St. John of Kronstadt: Sermon on the Nativity of Jesus Christ (Part 3)

Nativity of Jesus 7“And the Word became flesh!…in order to make us earthly beings into heavenly ones, in order to make sinners into saints; in order to raise us up from corruption into incorruption, from earth to heaven; from enslavement to sin and the devil – into the glorious freedom of children of God; from death – into immortality, in order to make us sons of God and to seat us together with Him upon the Throne as His royal children. O, boundless compassion of God! O, inexpressible wisdom of God! O, great wonder, astounding not only the human mind, but the angelic [mind] as well!”

+ St. John of Kronstadt, Sermon on the Nativity of Jesus Christ

Read Full Sermon at Pravoslavie

From the Russian text appearing in Chapter 2 of “Solntse Pravdy: O Zhizni i Uchenii Gospoda Nashego, Iisusa Khrista” [“The Sun of Righteousness: On the Life and Teaching of Our Lord, Jesus Christ”], by Protopriest [Saint] Ioann [John] (Sergiev) of Kronstadt, pp. 4-6. Translated into English by G. Spruksts.

St. John of Kronstadt: What does the daily invocation of the saints signify . . .

+ St. John of Kronstadt, My Life in Christ [paperback]  or  [hardback]

You don’t need a Kindle device to read the Kindle version of this book, which is available a very reduced cost. Try Amazon’s FREE Kindle Cloud Reader app for your computer, phone, or tablet.

St. Justin Popovich: Only the gospel of Christ fully knows the mystery of sin and the problem of sin . . .

Icon of the Prodigal SonOnly the gospel of Christ fully knows the mystery of sin and the problem of sin and everything which hides within it. The prodigal son of the Gospel is the perfect example of the repentant sinner. The Gospel shows us that man, through his free will, can share his life with Earth and with Heaven, with Satan and with God, with paradise and with hell. Sin gradually strips man of everything divine in him, paralyzes his every divine inclination and desire, until it finally throws him into the bosom of Satan. And then man reaches the plight of grazing the swine of his master, the Devil. The swine are passions, which are always greedy and gluttonous. In such a life, the unfortunate man is nothing more than insane. In a shocking parable of the Gospel, the Lord says about the prodigal son, ‘he came to himself,’ (Luke 15:17) How did he come to himself? He came to himself through repentance. Through sin, man becomes mad, insane. Every sin, even the most seemingly insignificant one, is always an insanity of the soul. Through repentance, man comes to his senses becomes complete again, comes to himself. Then he cries out loud to God, runs to Him, and cries towards Heaven, ‘Father, I have sinned against Heaven, and in thy sight’ (Luke 15:21). And what is the heavenly Father doing? He is always infinitely merciful upon seeing His child in a state of repentance. He has compassion for him, runs, embraces him, and kisses him. He orders His heavenly hosts, the holy angels: ‘Bring forth the best robe and put it on him; and put a ring on his hand, and shoes on his feet: and bring hither the fatted calf, and kill it; and let us eat, and be merry: for this is My son who was dead, and is alive again; and he was lost, and is found. And they began to be merry.’ (Luke 16:22-24) And this is taking place for each and every one of us, and for the sake of every sinner who repents. Namely, joy and happiness is taking place in the heaven of the All-merciful Lord and God, and together with Him, all of the holy angels.Book St Justin Popovich Orthodox Faith and Life in Christ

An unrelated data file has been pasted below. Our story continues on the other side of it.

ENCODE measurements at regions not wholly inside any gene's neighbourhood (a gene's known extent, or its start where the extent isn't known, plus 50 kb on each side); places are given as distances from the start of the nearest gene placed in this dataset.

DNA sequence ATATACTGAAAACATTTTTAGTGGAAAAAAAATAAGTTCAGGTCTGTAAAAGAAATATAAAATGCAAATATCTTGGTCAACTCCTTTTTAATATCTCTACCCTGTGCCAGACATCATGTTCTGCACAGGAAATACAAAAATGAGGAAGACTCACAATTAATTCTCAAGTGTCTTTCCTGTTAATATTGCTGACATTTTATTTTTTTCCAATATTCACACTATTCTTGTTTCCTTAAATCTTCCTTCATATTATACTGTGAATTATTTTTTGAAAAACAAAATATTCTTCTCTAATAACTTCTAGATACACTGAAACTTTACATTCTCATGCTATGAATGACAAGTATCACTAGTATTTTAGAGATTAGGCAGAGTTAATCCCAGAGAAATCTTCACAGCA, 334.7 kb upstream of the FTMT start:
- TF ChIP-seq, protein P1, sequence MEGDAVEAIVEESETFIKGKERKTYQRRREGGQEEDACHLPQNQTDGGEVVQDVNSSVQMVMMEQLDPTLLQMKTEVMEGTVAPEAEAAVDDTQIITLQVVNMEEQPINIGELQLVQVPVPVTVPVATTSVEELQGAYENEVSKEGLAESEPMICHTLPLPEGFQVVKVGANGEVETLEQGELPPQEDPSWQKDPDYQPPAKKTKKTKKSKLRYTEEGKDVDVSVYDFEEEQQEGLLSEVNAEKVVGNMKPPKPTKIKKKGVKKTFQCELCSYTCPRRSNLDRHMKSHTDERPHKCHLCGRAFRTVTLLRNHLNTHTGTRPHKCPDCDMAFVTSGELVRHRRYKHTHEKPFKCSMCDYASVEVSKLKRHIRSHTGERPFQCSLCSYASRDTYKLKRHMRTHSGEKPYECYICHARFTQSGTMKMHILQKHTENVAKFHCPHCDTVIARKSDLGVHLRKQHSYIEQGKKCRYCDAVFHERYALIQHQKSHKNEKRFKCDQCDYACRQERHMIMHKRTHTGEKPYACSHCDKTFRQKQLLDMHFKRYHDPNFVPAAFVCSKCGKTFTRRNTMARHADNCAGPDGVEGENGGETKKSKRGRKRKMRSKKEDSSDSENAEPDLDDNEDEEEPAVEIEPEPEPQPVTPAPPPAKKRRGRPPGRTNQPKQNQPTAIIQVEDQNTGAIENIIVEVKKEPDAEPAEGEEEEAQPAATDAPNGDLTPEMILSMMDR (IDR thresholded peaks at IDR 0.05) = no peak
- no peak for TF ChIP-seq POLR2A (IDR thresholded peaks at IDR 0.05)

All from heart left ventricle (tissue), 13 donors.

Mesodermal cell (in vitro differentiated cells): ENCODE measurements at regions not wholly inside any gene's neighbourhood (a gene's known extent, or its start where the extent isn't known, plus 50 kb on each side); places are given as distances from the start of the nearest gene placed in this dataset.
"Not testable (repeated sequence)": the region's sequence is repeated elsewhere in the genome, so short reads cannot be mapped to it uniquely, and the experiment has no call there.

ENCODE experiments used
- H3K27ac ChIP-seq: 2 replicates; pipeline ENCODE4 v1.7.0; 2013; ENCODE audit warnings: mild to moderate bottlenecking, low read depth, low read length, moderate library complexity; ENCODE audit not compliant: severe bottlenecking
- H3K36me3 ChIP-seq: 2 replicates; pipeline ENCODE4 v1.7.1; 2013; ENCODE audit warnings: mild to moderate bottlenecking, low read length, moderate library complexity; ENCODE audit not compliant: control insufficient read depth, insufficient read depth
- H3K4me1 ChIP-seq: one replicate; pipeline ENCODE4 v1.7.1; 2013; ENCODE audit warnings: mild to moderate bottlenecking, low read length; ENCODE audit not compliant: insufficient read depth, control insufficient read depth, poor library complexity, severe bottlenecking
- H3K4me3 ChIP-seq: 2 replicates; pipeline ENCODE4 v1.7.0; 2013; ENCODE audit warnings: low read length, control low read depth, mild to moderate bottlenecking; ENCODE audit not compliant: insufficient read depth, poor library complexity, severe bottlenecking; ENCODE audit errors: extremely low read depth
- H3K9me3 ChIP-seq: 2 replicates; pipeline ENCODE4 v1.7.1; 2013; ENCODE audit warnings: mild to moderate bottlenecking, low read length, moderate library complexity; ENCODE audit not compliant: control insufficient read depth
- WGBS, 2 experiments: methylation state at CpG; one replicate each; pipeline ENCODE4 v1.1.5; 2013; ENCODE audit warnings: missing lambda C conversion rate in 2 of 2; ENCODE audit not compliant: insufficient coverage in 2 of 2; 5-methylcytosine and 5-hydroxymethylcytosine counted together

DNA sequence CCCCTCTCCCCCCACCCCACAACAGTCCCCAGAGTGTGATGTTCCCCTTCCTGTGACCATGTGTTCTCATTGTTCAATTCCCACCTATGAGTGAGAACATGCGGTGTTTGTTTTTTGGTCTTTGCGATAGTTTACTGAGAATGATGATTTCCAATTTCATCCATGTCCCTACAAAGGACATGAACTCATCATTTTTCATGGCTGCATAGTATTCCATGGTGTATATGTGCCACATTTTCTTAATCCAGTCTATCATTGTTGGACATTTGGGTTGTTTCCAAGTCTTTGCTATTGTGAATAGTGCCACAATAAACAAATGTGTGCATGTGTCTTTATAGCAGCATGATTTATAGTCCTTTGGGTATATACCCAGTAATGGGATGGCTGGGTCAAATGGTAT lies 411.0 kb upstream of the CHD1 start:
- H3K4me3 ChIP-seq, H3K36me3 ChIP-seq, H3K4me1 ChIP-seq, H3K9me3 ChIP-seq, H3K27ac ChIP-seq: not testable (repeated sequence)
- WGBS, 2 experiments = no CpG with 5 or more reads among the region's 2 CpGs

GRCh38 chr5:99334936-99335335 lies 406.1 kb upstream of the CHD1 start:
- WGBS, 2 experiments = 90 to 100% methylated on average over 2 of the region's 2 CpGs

+ St. Justin Popovich, From the preface to the book of Fr. Justin, Sinful Souls, Belgrade, 1968; quoted from Orthodox Faith & Life in Christ, “Select Writings of Fr. Justin”

St. John of Damascus: The whole earth is a living icon . . .

Icon of St. John of Damascus“The whole earth is a living icon of the face of God.”

— St. John of Damascus, Treatise

St. Ephraim the Syrian: No one should think that the Creation . . .

“No one shoIcon of St. Ephraim the Syrianuld think that the Creation of Six Days is an allegory; it is likewise impermissible to say that what seems, according to the account, to have been created in the course of six days, was created in a single instant, and likewise that certain names presented in this account either signify nothing, or signify something else. On the contrary, one must know that just as the heaven and the earth which were created in the beginning are actually the heaven and the earth and not something else understood under the names of heaven and earth, so also everything else that is spoken of as being created and brought into order after the creation of heaven and earth is not empty names, but the very essence of the created natures corresponds to the force of these names.”

— St. Ephraim the Syrian, Commentary on Genesis, Ch. 1